The Availability of Food
There was a time when surplus, donated food was plentiful. Through large national and local manufacturing, processing and food distribution companies, food banks were able to secure ample food for hunger relief agencies throughout the nation. But with improvements in technology and increasing economic pressures, there are fewer overages and slimmer margins for producers who are now finding new ways to reduce waste and increase productivity. That means there is less low cost or donated food in the charitable food system. This makes the need for locally grown sources of food more important than ever before. Gleaning is an age-old practice whose time has come again.
“I never want to plow under produce I’ve grown when there are hungry people who need it. I feel good about donating what’s left in my fields and growing a little extra.”
Clanton Farms Bradley County, Arkansas
What is the Arkansas Gleaning Project?
The Arkansas Hunger Relief Alliance (the Alliance) and the Society of St. Andrew (SoSA) have partnered to form a gleaning network within the state of Arkansas. Gleaning is the biblical practice of hand-gathering crops left after harvest. The Alliance and SoSA volunteers glean fields and orchards donated by growers. The produce is then given to our Feeding America member food banks, local pantries, soup kitchens, and shelters that feed or distribute food to their neighbors in need. The Alliance and its members serve over 800 hunger relief organizations in all 75 Arkansas counties. Since the program began, more then 11.8 million pounds of fresh produce has been gleaned from Arkansas fields. The cost of operating the Arkansas Gleaning Project averages less than 5 cents per pound of produce, and there is never a charge to the feeding agencies or relief organizations.
Partnerships are Key
In order to build and maintain a successful network of growers and volunteers, the Alliance and SoSA are always reaching out to other organizations. In the initial planning stages of the project the Farm Bureau of Arkansas, University of Arkansas Cooperative Extension Services, Arkansas Department of Agriculture, Justice for Our Neighbors, the Office of then Governor Mike Beebe, the Office of Senator Mark Pryor, Arkansas Coalition for Excellence, United Methodist Conference, and Winrock International were important interests lending their support to our efforts. Additionally, the partnership between the Arkansas Gleaning Project and the Arkansas Department of Corrections has proven very successful in increasing the pounds of produce gleaned throughout the season.
Thanks to a grant from the Blue & You Foundation for a Healthier Arkansas, we have established community gardens in Little Rock, Mountain Home, Fort Smith, Bethel Heights, and Texarkana in conjunction with local food banks, providing them with fresh produce.
A Bountiful Harvest
Thanks to the generosity of farmers and volunteers, Arkansans in need have healthy, nutritious items like fresh corn, cabbage, squash, sweet potatoes, watermelon and tomatoes that might otherwise not be available to them.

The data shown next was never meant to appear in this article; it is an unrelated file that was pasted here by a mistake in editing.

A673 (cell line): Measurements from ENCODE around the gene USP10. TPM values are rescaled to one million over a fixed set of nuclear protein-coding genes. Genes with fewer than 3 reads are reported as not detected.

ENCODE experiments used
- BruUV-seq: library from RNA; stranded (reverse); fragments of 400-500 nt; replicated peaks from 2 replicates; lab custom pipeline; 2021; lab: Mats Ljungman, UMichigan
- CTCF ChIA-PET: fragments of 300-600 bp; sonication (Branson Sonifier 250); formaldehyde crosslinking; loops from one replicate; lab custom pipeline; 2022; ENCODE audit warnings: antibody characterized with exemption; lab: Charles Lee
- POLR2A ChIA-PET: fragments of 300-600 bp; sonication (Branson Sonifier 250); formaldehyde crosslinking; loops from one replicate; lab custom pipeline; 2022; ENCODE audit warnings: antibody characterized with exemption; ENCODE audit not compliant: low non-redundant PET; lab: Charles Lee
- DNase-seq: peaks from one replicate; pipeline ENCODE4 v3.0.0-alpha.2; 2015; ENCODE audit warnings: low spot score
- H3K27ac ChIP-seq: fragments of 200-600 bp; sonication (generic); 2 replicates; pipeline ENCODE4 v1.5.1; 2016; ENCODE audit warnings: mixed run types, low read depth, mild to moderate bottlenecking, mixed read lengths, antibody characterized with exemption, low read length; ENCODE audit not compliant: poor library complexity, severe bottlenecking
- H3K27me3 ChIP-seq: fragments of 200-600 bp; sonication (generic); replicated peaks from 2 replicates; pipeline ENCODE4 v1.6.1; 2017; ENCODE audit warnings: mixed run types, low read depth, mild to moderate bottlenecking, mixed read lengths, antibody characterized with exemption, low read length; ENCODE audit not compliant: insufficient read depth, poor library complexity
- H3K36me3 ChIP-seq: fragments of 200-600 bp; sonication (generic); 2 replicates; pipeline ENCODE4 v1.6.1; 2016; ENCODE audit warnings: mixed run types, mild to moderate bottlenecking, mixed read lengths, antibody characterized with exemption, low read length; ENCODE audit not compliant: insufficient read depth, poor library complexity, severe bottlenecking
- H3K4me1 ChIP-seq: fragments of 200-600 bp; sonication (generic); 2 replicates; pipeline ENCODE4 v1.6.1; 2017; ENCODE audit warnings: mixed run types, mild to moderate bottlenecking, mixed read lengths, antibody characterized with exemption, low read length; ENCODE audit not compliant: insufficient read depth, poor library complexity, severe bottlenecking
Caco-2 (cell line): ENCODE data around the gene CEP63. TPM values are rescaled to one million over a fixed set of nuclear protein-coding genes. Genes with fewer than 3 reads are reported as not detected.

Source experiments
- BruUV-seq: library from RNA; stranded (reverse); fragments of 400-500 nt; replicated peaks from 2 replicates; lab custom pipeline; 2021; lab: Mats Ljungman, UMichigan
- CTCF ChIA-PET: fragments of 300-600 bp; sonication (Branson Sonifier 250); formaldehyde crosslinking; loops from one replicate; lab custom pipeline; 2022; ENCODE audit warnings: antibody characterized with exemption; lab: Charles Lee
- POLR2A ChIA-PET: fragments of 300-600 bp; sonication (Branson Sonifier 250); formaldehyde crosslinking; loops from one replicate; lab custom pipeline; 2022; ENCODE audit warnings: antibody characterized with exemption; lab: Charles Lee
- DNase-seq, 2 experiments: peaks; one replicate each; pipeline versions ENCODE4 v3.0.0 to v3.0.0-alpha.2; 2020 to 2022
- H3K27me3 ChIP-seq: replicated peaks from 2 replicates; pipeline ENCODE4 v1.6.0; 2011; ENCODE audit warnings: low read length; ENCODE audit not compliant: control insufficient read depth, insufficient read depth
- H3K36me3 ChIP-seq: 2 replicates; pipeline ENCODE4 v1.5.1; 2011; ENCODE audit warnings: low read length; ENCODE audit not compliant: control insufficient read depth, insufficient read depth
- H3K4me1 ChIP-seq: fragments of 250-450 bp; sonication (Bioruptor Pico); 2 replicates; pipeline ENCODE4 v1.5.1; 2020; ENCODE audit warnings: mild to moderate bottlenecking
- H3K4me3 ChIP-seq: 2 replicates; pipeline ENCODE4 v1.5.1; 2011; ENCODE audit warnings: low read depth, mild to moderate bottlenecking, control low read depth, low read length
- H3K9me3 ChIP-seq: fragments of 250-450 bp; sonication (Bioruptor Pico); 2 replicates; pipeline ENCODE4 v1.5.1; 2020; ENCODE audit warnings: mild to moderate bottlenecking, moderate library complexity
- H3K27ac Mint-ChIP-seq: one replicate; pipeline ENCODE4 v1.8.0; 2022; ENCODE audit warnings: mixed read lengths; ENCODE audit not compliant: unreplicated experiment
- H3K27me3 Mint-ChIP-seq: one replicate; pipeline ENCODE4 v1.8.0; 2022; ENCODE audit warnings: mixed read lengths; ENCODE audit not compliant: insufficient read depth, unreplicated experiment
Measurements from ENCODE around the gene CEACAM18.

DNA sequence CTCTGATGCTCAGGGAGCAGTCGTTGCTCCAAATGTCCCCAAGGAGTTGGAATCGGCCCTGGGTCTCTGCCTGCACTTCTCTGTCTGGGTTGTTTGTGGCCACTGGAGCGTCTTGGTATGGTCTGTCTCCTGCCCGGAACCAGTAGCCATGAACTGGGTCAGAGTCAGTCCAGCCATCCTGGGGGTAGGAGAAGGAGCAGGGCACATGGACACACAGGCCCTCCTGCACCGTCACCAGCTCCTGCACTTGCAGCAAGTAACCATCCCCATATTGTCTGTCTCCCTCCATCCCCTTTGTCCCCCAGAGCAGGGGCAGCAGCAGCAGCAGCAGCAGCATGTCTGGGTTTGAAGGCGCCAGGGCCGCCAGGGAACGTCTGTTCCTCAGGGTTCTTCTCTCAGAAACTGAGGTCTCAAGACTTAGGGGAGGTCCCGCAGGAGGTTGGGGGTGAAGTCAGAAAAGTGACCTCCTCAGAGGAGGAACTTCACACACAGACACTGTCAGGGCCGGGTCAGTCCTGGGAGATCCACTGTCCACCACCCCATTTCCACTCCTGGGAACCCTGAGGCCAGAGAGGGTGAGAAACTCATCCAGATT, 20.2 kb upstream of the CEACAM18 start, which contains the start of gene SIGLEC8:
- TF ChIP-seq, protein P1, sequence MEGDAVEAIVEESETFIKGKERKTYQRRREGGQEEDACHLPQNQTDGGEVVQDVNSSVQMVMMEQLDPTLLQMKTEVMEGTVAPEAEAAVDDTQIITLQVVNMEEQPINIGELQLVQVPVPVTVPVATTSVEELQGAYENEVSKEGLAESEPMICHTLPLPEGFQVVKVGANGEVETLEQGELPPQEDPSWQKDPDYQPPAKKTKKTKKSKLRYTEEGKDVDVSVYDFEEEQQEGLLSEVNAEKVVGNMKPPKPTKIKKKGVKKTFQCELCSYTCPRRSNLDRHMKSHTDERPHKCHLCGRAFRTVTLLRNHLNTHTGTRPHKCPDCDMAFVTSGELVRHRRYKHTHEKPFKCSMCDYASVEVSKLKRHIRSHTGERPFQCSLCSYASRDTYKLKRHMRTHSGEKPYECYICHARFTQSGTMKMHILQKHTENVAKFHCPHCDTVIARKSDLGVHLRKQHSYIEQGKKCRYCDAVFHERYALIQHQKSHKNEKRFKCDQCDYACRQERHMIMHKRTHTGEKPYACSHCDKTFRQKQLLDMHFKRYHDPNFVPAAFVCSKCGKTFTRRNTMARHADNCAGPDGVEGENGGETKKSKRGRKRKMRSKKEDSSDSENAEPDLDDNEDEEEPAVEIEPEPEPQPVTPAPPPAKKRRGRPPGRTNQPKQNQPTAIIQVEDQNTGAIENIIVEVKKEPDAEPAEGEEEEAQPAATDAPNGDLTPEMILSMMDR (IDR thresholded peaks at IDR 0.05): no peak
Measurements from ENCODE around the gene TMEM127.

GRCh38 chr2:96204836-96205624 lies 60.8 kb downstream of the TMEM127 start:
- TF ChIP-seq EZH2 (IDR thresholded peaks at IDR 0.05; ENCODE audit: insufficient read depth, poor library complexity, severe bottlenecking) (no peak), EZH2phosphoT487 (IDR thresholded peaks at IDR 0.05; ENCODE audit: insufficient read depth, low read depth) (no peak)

Good for Growers and Good for Arkansas’s Hungry
From urban gardeners to GAP-certified operations, there’s a place for growers of all sizes in the Arkansas Gleaning Project. At no cost to growers, the Arkansas Gleaning Project goes into the field and harvests any remaining produce. This yield is then documented by a tax receipt issued by the Society of Saint Andrew.
Be Part of the Solution
The Alliance and SoSA are always looking for growers who wish to contribute their excess seasonal produce to the program. With rising food prices and declining donations, Arkansas’s food banks need this local source of food to help meet the ever rising need. If you are an Arkansas grower, your unharvested produce could be the solution to increasing the quantities of food we need to feed the hungry of our state. All donated produce is weighed and growers receive charitable tax donation receipts.
If you want to be part of the solution, contact:
Food Sourcing & Logistics Programs Coordinator
Opportunities for Volunteers
Although different fruits and vegetables are gleaned throughout the growing season, the most anticipated gleaning is the Watermelon Crawl, our annual gleaning festival. Watermelon Crawl is held in late July or early August. This is a day of great fun, good food, live music and hard work. Volunteers gather in the field to help pick and load watermelons for transport, and everyone enjoys traditional harvest games like the watermelon eating contest, watermelon relays and other fun events. In 2019, our 125 volunteers and staff picked more than 38,000 pounds of melons.
Hope to see you at Watermelon Crawl 2020! We will announce this date sometime in mid-summer.
In November, we host another fun volunteer event called Turnip 4 Hunger! If the heat of Watermelon Crawl is too much to handle, join us for this cool day of pulling turnips at our Western Hills garden in Little Rock. In 2019, our 50 volunteers and staff picked more than 10,000 pounds of turnips.
We hope to see you at Turnip 4 Hunger 2020! We will announce this date sometime in late fall.
We think gleaning is a great opportunity for people ― especially children and young people ― to reconnect with the earth and be reminded where our food really comes from. For school and civic groups, Sunday school classes, scout troops and others, gleaning offers object lessons in cooperation, community service and compassionate giving.
If you or your group would like to be involved in our gleaning efforts, we encourage you to subscribe to our Alliance Alert newsletter and LIKE our Facebook page, where we post Arkansas Gleaning Project volunteer alerts . You’ll find out about upcoming gleaning events and how you can participate. You can also fill out the downloadable Gleaning Volunteer form, email it back to us, and we will contact you when it’s time to go into the fields.